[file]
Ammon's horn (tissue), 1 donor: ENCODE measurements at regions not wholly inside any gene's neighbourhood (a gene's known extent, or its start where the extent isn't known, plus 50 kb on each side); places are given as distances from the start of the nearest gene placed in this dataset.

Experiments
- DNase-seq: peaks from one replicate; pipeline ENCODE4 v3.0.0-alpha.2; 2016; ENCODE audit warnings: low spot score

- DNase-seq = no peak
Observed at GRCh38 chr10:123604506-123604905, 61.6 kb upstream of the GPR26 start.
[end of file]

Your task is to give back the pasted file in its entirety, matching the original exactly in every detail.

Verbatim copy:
Ammon's horn (tissue), 1 donor: ENCODE measurements at regions not wholly inside any gene's neighbourhood (a gene's known extent, or its start where the extent isn't known, plus 50 kb on each side); places are given as distances from the start of the nearest gene placed in this dataset.

Experiments
- DNase-seq: peaks from one replicate; pipeline ENCODE4 v3.0.0-alpha.2; 2016; ENCODE audit warnings: low spot score

- DNase-seq = no peak
Observed at GRCh38 chr10:123604506-123604905, 61.6 kb upstream of the GPR26 start.